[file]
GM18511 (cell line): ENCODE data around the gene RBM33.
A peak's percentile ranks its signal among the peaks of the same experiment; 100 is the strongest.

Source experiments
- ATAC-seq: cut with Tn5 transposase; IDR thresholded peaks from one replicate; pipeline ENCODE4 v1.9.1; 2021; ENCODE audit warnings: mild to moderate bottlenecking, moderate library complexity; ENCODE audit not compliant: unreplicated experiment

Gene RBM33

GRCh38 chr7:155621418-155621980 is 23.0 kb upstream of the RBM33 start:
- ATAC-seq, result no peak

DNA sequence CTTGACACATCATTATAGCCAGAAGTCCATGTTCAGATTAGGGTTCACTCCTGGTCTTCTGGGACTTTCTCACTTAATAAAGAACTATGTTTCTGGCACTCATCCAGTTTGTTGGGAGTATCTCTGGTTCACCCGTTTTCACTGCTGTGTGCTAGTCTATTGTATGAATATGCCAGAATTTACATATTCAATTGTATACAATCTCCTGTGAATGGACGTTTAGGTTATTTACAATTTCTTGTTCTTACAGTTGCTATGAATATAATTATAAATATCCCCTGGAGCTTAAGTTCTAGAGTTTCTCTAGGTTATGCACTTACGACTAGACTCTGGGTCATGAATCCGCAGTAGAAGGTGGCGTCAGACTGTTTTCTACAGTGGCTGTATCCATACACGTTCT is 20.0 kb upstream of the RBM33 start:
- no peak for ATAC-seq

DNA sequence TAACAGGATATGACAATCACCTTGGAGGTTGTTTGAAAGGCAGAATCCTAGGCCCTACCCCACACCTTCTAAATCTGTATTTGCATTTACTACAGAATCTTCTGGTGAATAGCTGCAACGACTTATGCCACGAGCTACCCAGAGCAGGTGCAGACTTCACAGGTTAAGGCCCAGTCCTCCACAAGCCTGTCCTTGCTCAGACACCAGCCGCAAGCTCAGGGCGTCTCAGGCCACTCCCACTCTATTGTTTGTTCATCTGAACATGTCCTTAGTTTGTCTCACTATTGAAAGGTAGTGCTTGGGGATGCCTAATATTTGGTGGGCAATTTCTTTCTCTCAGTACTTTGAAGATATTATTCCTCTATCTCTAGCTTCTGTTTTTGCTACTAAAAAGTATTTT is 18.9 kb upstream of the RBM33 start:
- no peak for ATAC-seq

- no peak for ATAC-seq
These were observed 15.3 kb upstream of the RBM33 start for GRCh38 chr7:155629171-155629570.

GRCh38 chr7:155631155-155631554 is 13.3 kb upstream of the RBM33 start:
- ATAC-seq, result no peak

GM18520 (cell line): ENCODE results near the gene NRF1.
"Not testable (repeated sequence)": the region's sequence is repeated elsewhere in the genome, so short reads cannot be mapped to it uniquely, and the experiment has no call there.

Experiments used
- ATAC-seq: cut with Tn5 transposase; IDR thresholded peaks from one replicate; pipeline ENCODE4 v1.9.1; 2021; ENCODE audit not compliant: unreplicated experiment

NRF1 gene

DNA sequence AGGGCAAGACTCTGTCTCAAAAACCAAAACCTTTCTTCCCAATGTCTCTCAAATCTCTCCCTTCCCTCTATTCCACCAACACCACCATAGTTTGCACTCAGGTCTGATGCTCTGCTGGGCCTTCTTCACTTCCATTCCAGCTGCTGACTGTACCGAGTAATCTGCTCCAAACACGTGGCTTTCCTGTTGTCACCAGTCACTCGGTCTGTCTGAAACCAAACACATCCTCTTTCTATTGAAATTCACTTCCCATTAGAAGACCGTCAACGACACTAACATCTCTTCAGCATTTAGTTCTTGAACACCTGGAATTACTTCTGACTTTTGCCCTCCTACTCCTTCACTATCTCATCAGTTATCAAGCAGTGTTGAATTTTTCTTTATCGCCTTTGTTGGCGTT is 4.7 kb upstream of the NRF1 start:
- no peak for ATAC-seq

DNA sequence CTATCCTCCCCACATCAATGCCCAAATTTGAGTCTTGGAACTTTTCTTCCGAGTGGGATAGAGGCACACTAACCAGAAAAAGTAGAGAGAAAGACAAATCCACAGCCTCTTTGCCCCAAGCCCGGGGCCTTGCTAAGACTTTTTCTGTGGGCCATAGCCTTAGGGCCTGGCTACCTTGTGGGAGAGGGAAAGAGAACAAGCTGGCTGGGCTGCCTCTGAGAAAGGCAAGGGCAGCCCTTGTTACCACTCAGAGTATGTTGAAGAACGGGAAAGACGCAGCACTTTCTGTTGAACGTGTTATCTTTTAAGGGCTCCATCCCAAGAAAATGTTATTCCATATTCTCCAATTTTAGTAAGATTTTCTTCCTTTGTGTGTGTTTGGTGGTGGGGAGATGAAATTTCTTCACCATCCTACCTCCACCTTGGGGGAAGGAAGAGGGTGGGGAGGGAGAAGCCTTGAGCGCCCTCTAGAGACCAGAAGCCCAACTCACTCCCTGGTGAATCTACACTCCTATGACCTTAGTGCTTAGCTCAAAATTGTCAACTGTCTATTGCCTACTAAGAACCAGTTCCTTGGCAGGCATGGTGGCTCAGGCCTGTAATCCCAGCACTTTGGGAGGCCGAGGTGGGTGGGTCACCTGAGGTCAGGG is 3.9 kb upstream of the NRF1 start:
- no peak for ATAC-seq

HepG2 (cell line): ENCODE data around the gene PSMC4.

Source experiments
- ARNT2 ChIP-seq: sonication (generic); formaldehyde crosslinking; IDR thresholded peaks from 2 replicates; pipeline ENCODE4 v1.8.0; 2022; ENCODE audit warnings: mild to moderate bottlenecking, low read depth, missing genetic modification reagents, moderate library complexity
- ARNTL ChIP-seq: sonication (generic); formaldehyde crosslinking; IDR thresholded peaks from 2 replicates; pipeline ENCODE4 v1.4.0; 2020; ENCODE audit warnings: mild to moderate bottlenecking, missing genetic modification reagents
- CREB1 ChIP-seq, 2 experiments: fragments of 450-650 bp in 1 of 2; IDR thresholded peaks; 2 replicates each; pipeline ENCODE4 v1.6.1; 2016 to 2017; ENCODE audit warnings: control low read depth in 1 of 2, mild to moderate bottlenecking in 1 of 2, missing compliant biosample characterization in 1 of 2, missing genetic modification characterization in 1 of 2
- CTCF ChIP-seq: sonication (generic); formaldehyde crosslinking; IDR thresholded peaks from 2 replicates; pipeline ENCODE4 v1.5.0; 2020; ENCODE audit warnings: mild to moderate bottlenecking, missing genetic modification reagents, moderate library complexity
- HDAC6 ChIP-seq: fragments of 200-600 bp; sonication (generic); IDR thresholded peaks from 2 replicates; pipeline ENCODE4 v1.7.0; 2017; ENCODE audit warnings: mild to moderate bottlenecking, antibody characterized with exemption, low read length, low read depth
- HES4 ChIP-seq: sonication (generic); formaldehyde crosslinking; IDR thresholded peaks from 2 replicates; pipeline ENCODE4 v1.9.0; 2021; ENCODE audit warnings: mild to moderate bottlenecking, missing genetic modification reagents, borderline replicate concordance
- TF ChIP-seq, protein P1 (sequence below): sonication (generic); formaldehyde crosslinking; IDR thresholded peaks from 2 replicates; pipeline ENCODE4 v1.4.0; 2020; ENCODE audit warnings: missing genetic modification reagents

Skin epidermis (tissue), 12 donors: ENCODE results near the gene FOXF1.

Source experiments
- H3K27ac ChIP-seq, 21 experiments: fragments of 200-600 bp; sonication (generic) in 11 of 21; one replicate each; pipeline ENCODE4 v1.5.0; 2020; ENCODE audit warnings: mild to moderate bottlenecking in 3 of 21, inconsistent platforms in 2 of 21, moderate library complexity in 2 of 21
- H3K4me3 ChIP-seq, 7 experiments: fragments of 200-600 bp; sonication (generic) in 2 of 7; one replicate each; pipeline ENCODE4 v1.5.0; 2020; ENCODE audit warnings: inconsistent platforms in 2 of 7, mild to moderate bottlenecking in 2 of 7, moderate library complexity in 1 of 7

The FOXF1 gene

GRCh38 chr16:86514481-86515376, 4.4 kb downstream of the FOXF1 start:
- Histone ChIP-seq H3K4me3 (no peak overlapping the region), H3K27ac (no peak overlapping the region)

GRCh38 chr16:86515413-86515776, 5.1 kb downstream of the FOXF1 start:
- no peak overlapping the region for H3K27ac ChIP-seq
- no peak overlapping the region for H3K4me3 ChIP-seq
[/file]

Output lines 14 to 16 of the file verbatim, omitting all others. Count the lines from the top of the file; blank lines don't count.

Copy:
GRCh38 chr7:155631155-155631554 is 13.3 kb upstream of the RBM33 start:
- ATAC-seq, result no peak

GM18520 (cell line): ENCODE results near the gene NRF1.